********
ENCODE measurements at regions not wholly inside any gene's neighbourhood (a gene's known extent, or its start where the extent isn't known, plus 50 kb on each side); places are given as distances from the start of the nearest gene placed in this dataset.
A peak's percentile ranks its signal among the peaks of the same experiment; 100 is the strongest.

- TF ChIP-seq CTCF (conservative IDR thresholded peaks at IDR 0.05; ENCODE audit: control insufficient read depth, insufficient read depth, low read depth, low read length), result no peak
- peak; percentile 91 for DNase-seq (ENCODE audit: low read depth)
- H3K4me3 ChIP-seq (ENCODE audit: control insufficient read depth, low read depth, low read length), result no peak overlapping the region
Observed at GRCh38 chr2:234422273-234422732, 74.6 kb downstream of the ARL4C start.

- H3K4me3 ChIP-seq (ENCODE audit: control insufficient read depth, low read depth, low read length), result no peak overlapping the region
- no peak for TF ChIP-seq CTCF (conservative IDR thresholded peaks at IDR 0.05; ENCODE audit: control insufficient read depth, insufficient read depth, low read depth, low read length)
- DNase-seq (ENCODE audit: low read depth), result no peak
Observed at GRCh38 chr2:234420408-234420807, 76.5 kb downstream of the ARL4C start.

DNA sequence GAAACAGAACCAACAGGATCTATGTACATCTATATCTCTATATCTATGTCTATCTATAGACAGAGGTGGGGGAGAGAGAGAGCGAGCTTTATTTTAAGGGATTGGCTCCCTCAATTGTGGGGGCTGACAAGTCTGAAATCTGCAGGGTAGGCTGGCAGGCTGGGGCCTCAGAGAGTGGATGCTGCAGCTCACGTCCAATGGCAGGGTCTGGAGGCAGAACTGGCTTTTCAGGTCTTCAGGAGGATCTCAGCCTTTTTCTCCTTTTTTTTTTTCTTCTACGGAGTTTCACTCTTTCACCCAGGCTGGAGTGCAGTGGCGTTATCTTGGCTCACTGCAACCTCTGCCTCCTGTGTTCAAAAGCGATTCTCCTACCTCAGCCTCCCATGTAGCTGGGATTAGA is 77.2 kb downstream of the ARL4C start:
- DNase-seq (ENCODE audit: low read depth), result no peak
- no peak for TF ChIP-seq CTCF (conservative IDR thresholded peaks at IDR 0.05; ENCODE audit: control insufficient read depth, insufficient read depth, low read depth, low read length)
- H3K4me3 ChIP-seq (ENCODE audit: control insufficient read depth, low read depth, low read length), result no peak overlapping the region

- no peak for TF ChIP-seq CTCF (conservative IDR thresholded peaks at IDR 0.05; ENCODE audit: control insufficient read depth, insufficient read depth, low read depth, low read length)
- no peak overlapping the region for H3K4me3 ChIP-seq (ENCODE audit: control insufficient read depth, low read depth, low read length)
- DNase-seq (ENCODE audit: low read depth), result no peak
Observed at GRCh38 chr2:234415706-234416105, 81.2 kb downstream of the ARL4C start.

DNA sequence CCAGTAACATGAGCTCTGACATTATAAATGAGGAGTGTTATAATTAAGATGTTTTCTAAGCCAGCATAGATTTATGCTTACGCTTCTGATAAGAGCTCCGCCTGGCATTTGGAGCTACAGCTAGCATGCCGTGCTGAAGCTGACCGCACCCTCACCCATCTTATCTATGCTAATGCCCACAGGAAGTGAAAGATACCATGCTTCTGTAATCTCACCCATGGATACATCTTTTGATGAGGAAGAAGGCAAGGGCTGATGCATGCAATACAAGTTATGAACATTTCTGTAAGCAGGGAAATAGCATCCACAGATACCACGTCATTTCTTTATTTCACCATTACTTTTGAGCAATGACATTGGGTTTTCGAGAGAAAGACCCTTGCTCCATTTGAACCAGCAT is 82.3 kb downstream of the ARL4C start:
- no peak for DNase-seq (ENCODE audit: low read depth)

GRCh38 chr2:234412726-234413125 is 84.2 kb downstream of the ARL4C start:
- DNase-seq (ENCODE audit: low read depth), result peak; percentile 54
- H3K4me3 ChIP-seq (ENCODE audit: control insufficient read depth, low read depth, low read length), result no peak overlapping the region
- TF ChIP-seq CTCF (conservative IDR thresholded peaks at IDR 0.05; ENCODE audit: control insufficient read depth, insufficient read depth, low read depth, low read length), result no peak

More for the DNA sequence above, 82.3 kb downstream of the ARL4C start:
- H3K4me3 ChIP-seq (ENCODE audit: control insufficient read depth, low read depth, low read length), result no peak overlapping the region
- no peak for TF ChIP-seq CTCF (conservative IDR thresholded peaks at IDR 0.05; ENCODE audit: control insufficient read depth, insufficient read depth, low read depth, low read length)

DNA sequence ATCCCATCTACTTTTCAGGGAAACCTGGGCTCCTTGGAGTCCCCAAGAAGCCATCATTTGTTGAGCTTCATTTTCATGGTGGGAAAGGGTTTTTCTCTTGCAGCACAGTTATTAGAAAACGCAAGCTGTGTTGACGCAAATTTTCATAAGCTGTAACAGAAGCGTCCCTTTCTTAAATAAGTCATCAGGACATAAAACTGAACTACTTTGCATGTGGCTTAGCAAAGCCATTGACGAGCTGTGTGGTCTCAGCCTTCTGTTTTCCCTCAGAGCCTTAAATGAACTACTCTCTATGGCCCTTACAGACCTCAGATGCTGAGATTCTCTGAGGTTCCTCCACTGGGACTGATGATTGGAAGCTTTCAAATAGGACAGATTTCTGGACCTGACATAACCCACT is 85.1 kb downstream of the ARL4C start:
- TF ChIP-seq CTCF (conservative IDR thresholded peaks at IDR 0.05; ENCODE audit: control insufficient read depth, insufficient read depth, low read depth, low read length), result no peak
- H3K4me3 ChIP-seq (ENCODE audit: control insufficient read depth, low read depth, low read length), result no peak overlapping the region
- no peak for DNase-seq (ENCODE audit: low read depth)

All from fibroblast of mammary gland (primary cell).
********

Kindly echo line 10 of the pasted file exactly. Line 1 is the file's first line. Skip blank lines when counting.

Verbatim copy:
Observed at GRCh38 chr2:234420408-234420807, 76.5 kb downstream of the ARL4C start.